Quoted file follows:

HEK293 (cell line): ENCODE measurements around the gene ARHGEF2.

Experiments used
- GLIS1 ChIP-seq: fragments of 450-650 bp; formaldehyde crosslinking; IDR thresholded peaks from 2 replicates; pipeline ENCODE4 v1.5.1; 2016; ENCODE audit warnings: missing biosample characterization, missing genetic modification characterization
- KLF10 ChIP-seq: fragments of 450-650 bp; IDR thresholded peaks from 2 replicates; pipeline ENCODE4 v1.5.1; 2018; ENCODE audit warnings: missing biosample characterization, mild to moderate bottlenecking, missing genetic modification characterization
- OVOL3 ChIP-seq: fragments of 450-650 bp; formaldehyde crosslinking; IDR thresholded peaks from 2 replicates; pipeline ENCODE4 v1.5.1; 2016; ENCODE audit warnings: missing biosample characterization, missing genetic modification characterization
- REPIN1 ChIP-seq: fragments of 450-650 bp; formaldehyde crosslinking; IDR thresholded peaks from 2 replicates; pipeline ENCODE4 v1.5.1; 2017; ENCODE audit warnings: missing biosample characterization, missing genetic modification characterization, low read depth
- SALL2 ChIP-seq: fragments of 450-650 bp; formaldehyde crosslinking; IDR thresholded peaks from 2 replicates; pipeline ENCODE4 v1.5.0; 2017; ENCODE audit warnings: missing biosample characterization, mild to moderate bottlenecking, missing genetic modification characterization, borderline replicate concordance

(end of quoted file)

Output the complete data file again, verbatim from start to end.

HEK293 (cell line): ENCODE measurements around the gene ARHGEF2.

Experiments used
- GLIS1 ChIP-seq: fragments of 450-650 bp; formaldehyde crosslinking; IDR thresholded peaks from 2 replicates; pipeline ENCODE4 v1.5.1; 2016; ENCODE audit warnings: missing biosample characterization, missing genetic modification characterization
- KLF10 ChIP-seq: fragments of 450-650 bp; IDR thresholded peaks from 2 replicates; pipeline ENCODE4 v1.5.1; 2018; ENCODE audit warnings: missing biosample characterization, mild to moderate bottlenecking, missing genetic modification characterization
- OVOL3 ChIP-seq: fragments of 450-650 bp; formaldehyde crosslinking; IDR thresholded peaks from 2 replicates; pipeline ENCODE4 v1.5.1; 2016; ENCODE audit warnings: missing biosample characterization, missing genetic modification characterization
- REPIN1 ChIP-seq: fragments of 450-650 bp; formaldehyde crosslinking; IDR thresholded peaks from 2 replicates; pipeline ENCODE4 v1.5.1; 2017; ENCODE audit warnings: missing biosample characterization, missing genetic modification characterization, low read depth
- SALL2 ChIP-seq: fragments of 450-650 bp; formaldehyde crosslinking; IDR thresholded peaks from 2 replicates; pipeline ENCODE4 v1.5.0; 2017; ENCODE audit warnings: missing biosample characterization, mild to moderate bottlenecking, missing genetic modification characterization, borderline replicate concordance